Sure, I love a half-price blender as much as the next girl. And who doesn't need a discounted life-size Olaf doll? But the lines, the crowds, the fighting over a 20% off Elsa dress like survivors battling over a can of tuna on The Walking Dead -- those are all things I can live without.
As a mom to two small kids, I have enough stress in my life. In fact, Black Friday shopping is a little too reminiscent of a bad day with my 2-year-old. Here are five ways dealing with Black Friday Shoppers is like dealing with my melting-down toddler.
1. They need a nap. Yes, I'm talking about you, wild-eyed Walmart shopper who's been waiting since 5 a.m. to save $40 on an iPad. If I wanted to deal with a sleep-deprived crank bomb shouting at me for not walking through the door fast enough, I'd listen to my 2-year-old rant for an hour because he missed his nap. Sorry, but I think I'll stay in bed until someone without a circular rouses me at a more humane hour.
2. They need a cookie. Think that shopper who's been dreaming of sugar plums and Target door busters is going to break for a nutritious breakfast? Not likely. Just as my toddler melts down when his tiny tummy is empty, a shopper who's replaced sustenance with discounted shower curtains is not a pretty sight.
3. They need a time-out. It's no fun trying to appease a toddler who's screaming like a howler monkey because I moved his toy truck while vacuuming. It's even less fun dealing with a 40-year-old man throwing a fit because I'm standing between him and a shiny new Nintendo Wii, complete with Super Mario 3D World. I'm pretty sure I get enough crazy at home.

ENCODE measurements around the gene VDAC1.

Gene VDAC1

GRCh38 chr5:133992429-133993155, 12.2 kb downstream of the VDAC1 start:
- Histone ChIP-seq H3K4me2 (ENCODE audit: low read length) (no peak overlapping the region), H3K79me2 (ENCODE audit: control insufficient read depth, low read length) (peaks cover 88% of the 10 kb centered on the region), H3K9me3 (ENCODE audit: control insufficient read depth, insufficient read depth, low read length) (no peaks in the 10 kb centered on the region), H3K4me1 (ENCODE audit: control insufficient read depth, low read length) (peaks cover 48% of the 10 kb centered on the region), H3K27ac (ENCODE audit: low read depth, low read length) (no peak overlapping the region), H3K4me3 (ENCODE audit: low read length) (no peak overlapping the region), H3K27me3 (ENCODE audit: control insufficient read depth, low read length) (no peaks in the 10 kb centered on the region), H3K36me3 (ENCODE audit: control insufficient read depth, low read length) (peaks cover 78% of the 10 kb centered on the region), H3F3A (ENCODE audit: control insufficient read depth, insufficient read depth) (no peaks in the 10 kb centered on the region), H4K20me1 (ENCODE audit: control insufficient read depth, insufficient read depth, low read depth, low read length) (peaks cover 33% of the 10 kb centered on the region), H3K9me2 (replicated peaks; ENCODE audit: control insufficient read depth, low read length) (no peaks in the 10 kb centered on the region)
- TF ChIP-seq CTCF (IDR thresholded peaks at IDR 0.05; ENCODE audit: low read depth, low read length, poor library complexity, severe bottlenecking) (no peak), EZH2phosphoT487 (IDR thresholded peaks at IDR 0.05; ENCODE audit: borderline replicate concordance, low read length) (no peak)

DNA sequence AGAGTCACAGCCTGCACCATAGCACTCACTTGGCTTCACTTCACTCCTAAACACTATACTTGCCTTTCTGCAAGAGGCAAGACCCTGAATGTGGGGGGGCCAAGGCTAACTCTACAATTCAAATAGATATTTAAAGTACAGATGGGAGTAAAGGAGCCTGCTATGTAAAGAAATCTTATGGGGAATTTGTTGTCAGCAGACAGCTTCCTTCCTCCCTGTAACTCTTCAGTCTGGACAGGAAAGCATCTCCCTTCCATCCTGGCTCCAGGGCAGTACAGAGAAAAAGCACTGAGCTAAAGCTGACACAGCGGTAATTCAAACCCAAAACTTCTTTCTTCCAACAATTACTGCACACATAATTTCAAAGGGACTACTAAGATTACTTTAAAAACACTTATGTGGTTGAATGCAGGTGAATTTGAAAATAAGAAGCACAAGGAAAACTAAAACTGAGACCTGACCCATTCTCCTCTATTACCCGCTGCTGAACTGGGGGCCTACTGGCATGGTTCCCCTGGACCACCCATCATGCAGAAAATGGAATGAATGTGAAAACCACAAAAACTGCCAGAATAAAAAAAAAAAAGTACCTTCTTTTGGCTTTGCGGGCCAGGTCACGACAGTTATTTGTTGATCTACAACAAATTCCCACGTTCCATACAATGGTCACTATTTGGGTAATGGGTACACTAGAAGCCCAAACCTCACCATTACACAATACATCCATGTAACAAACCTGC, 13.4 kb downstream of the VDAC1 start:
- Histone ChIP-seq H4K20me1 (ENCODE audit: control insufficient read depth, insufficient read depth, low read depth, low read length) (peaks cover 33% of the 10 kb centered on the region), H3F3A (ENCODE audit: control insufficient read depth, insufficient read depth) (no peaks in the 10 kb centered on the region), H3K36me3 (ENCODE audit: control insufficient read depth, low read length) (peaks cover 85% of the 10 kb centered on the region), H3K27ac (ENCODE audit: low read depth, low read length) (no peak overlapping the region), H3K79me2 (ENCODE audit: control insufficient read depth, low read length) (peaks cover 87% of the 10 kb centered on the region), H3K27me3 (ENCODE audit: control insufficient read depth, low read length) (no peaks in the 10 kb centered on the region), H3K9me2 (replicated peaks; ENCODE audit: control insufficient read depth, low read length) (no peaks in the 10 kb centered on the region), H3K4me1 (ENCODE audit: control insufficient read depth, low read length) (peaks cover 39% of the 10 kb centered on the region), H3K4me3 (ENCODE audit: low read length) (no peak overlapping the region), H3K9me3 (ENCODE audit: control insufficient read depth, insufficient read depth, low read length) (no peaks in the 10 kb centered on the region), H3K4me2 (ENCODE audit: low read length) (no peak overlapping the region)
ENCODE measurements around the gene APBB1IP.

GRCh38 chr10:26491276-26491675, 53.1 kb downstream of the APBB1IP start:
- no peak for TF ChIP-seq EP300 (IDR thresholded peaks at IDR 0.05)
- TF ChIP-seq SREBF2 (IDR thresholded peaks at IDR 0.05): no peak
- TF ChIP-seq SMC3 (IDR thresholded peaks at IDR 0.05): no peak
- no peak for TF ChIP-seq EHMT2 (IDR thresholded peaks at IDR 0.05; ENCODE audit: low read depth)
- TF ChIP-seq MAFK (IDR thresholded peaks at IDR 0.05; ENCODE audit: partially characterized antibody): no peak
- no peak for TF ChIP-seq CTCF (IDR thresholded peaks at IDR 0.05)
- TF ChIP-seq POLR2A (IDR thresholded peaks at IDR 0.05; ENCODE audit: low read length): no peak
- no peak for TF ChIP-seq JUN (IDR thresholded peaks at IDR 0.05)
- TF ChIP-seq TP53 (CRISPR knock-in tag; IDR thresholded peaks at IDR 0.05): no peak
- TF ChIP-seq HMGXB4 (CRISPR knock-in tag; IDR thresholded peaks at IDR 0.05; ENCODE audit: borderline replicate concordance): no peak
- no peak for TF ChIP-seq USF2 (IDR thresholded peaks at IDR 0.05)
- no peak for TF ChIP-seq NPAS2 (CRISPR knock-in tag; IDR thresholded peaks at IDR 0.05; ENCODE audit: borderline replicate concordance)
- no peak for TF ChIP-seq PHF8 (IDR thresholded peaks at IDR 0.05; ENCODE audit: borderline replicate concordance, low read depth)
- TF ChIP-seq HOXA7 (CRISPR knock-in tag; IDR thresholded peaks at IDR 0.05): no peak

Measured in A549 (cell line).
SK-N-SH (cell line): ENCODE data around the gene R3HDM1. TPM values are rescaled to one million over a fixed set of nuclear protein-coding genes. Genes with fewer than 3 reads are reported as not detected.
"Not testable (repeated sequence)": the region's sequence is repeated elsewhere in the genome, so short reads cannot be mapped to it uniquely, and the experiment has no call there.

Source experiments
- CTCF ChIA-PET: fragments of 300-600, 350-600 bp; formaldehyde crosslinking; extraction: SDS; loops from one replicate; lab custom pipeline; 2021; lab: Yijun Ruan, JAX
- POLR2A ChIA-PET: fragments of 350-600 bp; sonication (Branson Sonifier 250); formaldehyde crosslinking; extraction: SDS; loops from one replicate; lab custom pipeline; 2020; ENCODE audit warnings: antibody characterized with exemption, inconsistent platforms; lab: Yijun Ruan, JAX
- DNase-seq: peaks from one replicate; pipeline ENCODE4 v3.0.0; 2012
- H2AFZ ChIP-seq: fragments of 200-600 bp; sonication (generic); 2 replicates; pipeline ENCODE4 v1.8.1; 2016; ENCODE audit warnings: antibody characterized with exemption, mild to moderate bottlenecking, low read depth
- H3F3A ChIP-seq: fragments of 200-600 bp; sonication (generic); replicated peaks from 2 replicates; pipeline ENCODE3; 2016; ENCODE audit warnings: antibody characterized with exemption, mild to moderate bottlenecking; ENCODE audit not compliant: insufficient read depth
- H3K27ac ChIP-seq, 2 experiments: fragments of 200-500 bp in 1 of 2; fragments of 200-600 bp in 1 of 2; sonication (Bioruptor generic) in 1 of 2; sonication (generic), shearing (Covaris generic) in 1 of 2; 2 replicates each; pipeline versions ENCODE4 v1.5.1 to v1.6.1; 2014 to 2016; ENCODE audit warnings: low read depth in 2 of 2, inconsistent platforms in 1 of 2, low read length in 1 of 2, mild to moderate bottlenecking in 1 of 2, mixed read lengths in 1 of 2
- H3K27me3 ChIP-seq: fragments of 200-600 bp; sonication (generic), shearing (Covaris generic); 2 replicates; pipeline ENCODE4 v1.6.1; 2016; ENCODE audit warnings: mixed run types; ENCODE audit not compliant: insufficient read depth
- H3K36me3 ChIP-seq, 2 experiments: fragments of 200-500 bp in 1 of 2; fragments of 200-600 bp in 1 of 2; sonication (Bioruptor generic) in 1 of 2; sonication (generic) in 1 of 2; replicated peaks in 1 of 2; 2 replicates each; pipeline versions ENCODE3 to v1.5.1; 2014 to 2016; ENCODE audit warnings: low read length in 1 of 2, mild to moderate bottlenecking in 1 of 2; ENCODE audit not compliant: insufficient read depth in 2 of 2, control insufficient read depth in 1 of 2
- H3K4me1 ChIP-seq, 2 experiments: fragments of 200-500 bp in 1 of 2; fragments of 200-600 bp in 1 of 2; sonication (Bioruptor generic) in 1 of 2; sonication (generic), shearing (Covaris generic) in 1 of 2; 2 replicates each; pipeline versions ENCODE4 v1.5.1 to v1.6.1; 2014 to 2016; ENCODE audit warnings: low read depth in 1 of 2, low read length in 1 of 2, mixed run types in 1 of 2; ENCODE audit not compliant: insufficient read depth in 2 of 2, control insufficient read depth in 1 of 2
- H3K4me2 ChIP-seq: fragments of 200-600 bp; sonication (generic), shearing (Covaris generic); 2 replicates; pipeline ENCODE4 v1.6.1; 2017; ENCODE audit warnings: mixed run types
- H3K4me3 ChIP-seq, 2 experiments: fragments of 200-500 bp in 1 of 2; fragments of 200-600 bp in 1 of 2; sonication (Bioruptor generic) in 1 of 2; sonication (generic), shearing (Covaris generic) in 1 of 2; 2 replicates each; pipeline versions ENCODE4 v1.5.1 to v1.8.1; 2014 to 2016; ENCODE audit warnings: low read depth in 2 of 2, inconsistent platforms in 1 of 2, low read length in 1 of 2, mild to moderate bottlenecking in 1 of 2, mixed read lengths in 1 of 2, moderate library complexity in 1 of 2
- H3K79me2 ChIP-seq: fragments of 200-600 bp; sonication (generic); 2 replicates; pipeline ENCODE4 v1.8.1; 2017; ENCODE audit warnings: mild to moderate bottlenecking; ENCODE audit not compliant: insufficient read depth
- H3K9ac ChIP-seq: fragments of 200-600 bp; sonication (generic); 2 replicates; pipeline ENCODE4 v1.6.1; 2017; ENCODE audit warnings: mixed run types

4. They need a pacifier. It's one thing for a sassy 2-year-old to command me to "move!" when I cross his path in the supermarket. It's quite another to feel like I've rolled my shopping cart onto the set of Pulp Fiction. There's something about competitive shopping that brings out the potty mouth in bargain hunters -- and I'm referring to stronger words than the "poopy head" occasionally heard around my dinner table.
5. They need a lesson in sharing. My toddler's favorite word at the moment is "mine" -- which apparently includes everything from his sister's doll to Mommy's car. Similarly, a Black Friday shopper is obsessed with accumulating more and more stuff. During this season of giving, it would be nice if we could take a break from frantically grabbing all the toys in sight, and appreciate what we do have -- instead of shouting "mine" each time we spot a 30% off smartphone. After all, isn't that what Thanksgiving is all about?
I know Black Friday is a tradition, and many people survive it with their dignity and bank accounts intact. I, however, plan on staying home this Thanksgiving and Black Friday. Surviving a meal with a toddler is challenging enough without dashing off to the mall while he's still attempting to inhale the pumpkin pie.
And, come Friday, while the shoppers are battling the hordes at the local chain store, I'll be doing what I do every day -- battling for a few moments of peace and quiet. And, of course, thanking the universe for my overtired and adorable blessings -- potty mouths and all.